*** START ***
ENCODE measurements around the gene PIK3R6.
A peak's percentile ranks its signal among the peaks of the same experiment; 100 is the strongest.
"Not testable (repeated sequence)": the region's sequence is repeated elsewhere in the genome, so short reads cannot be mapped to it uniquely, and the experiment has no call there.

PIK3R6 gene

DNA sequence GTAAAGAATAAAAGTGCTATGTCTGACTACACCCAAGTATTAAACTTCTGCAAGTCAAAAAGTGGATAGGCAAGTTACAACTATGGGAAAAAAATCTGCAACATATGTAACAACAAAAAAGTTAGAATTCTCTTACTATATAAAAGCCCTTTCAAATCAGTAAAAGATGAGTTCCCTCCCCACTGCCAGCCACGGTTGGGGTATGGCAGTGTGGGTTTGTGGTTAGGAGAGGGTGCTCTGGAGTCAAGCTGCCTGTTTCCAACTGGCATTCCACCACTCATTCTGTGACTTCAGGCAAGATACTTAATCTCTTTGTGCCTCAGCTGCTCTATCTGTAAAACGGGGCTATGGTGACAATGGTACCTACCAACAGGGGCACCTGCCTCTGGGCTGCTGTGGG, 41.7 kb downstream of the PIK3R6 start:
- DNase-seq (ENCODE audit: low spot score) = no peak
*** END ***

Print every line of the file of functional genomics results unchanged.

ENCODE measurements around the gene PIK3R6.
A peak's percentile ranks its signal among the peaks of the same experiment; 100 is the strongest.
"Not testable (repeated sequence)": the region's sequence is repeated elsewhere in the genome, so short reads cannot be mapped to it uniquely, and the experiment has no call there.

PIK3R6 gene

DNA sequence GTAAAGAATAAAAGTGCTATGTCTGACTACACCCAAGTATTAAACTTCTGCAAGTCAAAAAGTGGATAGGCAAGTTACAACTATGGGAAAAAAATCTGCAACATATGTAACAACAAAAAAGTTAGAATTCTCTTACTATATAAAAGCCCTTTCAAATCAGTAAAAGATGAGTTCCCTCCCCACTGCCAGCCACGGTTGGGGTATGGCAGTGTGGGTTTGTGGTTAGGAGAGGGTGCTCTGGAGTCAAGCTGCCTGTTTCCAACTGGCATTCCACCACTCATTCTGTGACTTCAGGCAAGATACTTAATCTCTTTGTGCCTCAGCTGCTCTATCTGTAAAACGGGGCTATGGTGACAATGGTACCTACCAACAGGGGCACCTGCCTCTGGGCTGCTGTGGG, 41.7 kb downstream of the PIK3R6 start:
- DNase-seq (ENCODE audit: low spot score) = no peak